EXMOOR’S RIGHTS OF WAY RATED FIRST-CLASS
First designated in 1954, Exmoor National Park has an amazing variety of landscapes within its 267 square miles – stunning coast, moorland, woodland, valleys and farmland and more than 800 miles of rights of way to enjoy. It is one of 15 National Parks in the United Kingdom and in 2011 was designated Europe’s first International Dark Sky Reserve.
Exmoor National Park Authority works in partnership with the community, local councils, businesses and other organisations to look after the National Park and promote its conservation and enjoyment. Donations to Caremoor for Exmoor are gratefully received towards the upkeep of the National Park and its special qualities.
Rights of way on Exmoor have been assessed as some of the best in the country for a second year running, in the National Path Authority’s newly published annual Rights of Way and Access Report*.
96 per cent of public footpaths, bridleways and byways were classed as ‘open and easy to use’ – the highest of all National Parks, and the number of issues resolved within three months has increased to 84 per cent.
The report also records the highest ever output of ‘National Park furniture’ – with a total of 831 signs, 404 sign posts and 155 gates having been constructed and installed this year alone, using timber sourced from the National Park’s own woodland estate.
Lots of the assessment work is carried out by National Park volunteers, who this year provided crucial feedback on paths throughout 11 parishes, totalling of 360 hours of work.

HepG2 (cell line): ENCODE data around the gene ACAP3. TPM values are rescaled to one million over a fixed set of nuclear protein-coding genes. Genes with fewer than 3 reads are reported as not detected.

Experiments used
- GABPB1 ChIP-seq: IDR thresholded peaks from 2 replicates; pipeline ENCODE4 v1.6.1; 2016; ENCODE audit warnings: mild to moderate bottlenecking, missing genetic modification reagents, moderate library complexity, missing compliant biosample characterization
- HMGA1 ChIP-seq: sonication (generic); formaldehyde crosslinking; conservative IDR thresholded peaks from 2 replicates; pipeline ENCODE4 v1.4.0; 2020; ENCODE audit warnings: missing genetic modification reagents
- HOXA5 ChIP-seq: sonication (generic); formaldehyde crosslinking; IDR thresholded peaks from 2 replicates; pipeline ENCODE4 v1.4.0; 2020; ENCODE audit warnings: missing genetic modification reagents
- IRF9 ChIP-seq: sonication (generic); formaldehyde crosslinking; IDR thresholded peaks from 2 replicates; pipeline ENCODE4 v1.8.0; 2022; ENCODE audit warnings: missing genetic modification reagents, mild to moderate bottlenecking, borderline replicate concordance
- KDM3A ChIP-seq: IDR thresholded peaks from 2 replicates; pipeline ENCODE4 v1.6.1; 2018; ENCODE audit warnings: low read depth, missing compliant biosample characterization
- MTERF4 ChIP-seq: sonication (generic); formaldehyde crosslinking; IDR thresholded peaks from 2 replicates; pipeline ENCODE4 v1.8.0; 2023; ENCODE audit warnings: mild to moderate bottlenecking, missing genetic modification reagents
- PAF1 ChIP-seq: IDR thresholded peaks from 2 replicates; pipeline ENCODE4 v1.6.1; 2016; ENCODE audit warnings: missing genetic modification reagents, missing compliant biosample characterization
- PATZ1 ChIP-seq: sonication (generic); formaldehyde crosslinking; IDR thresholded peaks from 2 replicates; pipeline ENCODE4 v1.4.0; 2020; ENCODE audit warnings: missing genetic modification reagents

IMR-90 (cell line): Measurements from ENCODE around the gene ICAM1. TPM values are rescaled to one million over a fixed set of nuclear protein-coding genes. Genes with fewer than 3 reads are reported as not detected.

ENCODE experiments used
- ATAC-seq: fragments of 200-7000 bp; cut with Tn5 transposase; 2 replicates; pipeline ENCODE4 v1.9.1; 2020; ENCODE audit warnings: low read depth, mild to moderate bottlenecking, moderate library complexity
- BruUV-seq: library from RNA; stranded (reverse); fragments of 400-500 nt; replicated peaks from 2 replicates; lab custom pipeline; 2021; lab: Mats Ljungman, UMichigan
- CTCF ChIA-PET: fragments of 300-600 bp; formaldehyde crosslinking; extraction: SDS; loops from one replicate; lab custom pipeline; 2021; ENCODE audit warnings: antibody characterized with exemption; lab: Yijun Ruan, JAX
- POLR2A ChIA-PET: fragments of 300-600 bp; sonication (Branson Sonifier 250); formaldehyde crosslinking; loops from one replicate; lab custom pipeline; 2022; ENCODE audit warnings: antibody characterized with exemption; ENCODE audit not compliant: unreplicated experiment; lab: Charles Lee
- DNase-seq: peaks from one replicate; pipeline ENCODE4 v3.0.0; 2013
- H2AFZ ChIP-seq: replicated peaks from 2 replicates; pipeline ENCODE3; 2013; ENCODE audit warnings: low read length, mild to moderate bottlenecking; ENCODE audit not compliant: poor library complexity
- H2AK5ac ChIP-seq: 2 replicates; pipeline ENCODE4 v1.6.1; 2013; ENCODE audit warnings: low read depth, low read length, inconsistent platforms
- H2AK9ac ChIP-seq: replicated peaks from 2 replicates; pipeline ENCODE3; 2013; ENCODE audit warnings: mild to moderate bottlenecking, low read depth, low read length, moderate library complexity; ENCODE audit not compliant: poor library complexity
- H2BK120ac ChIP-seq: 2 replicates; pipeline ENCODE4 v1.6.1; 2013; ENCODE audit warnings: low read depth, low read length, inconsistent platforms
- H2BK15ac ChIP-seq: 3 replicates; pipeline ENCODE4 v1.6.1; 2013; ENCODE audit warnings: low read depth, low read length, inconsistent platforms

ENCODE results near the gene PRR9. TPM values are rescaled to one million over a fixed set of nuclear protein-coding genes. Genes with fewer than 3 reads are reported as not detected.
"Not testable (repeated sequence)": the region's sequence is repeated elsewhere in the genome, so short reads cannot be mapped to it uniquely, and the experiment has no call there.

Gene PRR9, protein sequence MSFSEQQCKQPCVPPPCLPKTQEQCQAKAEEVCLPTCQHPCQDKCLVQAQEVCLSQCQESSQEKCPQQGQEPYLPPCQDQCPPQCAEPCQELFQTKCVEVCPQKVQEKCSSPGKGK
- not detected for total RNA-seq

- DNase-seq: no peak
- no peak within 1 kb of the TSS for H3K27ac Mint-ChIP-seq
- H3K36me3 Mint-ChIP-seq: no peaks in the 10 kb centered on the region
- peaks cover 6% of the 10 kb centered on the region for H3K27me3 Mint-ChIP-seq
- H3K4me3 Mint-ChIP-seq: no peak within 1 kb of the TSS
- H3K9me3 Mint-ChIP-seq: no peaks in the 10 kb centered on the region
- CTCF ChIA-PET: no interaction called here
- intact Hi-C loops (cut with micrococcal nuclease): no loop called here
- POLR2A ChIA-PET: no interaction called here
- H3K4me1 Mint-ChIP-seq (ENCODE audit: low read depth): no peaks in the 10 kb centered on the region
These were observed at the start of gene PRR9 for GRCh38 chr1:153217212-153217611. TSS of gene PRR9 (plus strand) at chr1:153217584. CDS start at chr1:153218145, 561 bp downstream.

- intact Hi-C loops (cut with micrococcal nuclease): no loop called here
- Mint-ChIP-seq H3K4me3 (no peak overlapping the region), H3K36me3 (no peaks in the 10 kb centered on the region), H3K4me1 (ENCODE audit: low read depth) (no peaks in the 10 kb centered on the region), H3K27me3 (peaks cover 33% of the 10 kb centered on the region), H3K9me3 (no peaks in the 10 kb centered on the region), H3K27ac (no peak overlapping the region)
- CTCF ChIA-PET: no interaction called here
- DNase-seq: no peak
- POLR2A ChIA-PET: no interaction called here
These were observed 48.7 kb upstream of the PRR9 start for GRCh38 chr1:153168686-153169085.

Each season they help to survey a randomly selected set of paths covering 10 per cent of the network. Using nationally recognised assessment criteria, volunteers score each route according to how easy it is to navigate, the state of vegetation, and the condition of stiles, gates, signage and surfaces.
Kevin Snewing, Path Watcher Volunteer, said: “A bonus of being a Path Watcher volunteer is that I get to walk parts of the National Park that I probably wouldn’t normally visit, and there are some gems out there. I was particularly impressed by the network above Lynton.”
Dan Barnett, Access and Recreation Manager, said: “Keeping the rights of way network in top condition is crucially important, not just for people’s enjoyment but also to protect precious habitats and reduce disturbance to farming. But we wouldn’t be able to achieve these kinds of targets without ongoing support from our partners and highly-skilled contractors, along with donations from the public through CareMoor for Exmoor, plus our fantastic volunteers. It really is a team effort.”